The ECI 360

Q: My dissertation topic requires that I survey my participants regarding emotional intelligence. I would like to know if it’s possible to use the ECI 360 test (or part of it).

A:  The emotional intelligence assessment that I co-designed with Richard Boyatzis and the HayGroup is the Emotional and Social Competence Inventory, or ESCI-360. An earlier version was called the ECI-360; a version called the ECI-U is designed for college students. The ESCI-360 was designed for use in EI-based leadership development programs, but it and the ECI-U is also available at no charge for use in academic research. However, you must get approval from

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EI & the elementary curriculum

Q: Is EI being integrated into elementary school curriculum in the USA? How has it been approached?

A: There are hundreds of programs for K-6 (and up to grad 12) in use today. They are called “social/emotional learning,” or SEL.  They have names like Second Step, Six Seconds, Social Development, PATHS, Resolving Conflict Creatively, and so on.  To find out more, visit, the website of the Collaborative for Academic, Social and Emotional Learning.»

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EI & SI training qualifications

Q: I have been employed in managerial roles (a post graduate in Business and Management) and have extensively read about EI and SI. I have conducted casual research in this area and have access to a small team of psychologists. With this background, can I train individuals in emotional and social intelligence or must I acquire a specific qualification before doing so?

A: There is no accreditation or particular requirement for people working with EI in a business setting. There are, however, best practices that professionals working in this area should follow for, say, development. You can find them at, the website of the Consortium for Research on Emotional Intelligence in Organizations.»

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EI and Jane Austen

Q: I’m writing a MA thesis on Jane Austen’s novel ‘Sense and Sensibility’. My argument is that she knew about EI even 180 years ago and that this novel is in fact about EI. To me the two concepts fit in so well within the theory. I am, however, a little confused about one very important issue with the analysis of it all. In the novel there are some unsympathetic but socially smart characters (Fanny Dashwood, Lucy Steele; motivated by greed) who are very good at manipulating other people’s emotions for their own self-gain. To me that cannot be emotional intelligent behaviour.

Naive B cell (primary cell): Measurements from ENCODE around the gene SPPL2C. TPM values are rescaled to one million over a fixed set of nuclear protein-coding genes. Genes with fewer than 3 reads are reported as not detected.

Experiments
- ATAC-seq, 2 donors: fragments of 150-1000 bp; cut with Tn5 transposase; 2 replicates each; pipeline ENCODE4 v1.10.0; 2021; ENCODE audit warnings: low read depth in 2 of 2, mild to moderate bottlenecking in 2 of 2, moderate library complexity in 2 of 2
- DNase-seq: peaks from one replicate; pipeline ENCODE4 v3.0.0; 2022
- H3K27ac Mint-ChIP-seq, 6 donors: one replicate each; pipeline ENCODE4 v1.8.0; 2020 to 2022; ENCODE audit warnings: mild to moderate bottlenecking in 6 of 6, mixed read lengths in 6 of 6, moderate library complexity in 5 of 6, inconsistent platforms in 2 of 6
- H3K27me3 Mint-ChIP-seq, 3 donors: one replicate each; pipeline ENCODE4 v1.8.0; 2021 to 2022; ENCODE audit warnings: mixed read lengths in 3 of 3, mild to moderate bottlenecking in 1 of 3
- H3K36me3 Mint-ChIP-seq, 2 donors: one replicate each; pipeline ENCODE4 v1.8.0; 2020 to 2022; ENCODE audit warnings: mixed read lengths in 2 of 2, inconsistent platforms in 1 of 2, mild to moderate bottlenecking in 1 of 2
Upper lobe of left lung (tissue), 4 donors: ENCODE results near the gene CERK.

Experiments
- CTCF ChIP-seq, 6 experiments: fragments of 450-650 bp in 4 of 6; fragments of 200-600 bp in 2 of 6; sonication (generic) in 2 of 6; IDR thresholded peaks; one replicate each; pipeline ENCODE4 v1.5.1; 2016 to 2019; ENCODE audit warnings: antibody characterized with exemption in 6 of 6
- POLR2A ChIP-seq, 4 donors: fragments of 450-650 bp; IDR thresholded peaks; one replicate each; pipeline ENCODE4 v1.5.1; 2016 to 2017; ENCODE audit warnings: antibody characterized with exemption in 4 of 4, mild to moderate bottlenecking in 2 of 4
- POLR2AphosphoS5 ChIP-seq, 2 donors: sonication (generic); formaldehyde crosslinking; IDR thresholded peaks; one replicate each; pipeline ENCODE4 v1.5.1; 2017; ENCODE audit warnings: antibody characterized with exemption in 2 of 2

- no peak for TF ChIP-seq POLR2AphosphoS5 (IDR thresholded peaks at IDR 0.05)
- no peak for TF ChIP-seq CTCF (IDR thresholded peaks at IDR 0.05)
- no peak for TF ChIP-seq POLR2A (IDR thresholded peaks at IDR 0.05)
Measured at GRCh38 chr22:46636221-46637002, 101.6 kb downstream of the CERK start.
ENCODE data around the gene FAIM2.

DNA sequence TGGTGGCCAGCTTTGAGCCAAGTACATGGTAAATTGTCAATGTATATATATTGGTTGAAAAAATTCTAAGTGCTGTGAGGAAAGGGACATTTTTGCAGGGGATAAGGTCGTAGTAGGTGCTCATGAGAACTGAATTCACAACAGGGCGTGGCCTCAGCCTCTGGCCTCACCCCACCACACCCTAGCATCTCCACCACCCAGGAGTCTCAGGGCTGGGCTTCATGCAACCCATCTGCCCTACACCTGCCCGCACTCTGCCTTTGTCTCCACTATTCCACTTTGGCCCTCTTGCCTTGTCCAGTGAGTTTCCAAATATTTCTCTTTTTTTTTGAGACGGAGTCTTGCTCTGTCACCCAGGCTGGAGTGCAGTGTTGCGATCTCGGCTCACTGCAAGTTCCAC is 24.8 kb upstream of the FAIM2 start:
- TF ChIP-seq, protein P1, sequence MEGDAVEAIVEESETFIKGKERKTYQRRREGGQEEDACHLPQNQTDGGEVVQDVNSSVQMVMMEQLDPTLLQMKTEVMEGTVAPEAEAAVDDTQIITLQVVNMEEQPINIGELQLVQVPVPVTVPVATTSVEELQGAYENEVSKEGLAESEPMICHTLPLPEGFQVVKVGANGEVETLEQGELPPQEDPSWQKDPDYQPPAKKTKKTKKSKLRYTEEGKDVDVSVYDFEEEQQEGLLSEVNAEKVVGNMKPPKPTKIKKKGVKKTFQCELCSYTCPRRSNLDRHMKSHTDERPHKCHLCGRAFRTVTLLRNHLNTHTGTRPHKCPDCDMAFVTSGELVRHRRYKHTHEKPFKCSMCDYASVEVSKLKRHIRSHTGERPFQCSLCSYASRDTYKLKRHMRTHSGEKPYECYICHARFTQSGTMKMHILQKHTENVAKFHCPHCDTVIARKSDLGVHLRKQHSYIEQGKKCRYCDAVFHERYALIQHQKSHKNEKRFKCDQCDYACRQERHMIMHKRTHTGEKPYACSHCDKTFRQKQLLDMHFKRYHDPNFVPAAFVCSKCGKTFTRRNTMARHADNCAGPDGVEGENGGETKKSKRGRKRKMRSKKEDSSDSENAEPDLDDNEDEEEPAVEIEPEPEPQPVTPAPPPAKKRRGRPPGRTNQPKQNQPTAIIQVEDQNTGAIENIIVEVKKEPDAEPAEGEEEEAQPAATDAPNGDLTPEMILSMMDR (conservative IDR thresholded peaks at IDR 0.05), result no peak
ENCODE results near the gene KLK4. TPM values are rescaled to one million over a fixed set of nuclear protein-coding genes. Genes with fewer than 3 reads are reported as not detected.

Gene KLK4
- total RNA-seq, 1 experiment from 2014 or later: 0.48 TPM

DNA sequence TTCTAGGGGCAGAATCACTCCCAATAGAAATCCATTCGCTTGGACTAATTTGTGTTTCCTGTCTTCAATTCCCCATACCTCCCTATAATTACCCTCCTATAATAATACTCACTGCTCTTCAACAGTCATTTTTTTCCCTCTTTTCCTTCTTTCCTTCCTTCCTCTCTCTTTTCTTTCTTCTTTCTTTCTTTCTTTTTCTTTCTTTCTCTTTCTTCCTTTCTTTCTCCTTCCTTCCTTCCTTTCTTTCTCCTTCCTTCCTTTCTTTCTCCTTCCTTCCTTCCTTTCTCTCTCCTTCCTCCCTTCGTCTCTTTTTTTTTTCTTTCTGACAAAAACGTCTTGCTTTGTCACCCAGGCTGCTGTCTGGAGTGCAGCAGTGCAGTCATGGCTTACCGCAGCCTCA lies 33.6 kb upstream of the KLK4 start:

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EI and basic needs

Q: Is emotional intelligence possible when basic needs like food, clothing and shelter are not met ? Can I hope to teach SEL skills to people/children who don’t get two square meals to eat in a day, let alone nurture and care…? And how?

A: When children don’t have their basic needs met for food, clothing, and shelter, of course those needs are the first priority. I’d add another one by the way – safety.  And far, far too many children in the world lack some or all of these needs.  On the other hand, the capacity to meet life’s challenges well is a resource every child deserves, too – and perhaps most of all those children who have the hardest lives.»

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On stress

Q: From our research, it appears that both in the business and education sector one of the ways EQ helps improve performance is through mitigating the effects of stress. People with higher EQ seem better able to manage the overload. What is the neurobiological explanation for this EQ advantage?

A: When we’re under stress, the brain secretes hormones like cortisol and adrenaline that in the best scenario mobilize us to handle a short-term emergency, but in the worse-case create an ongoing hazard for performance. Attention narrows to focus on the cause of the stress, not the task at hand; our memory reshuffles to promote thoughts most relevant to what’s stressing us, and we fall back on overlearned habits.»

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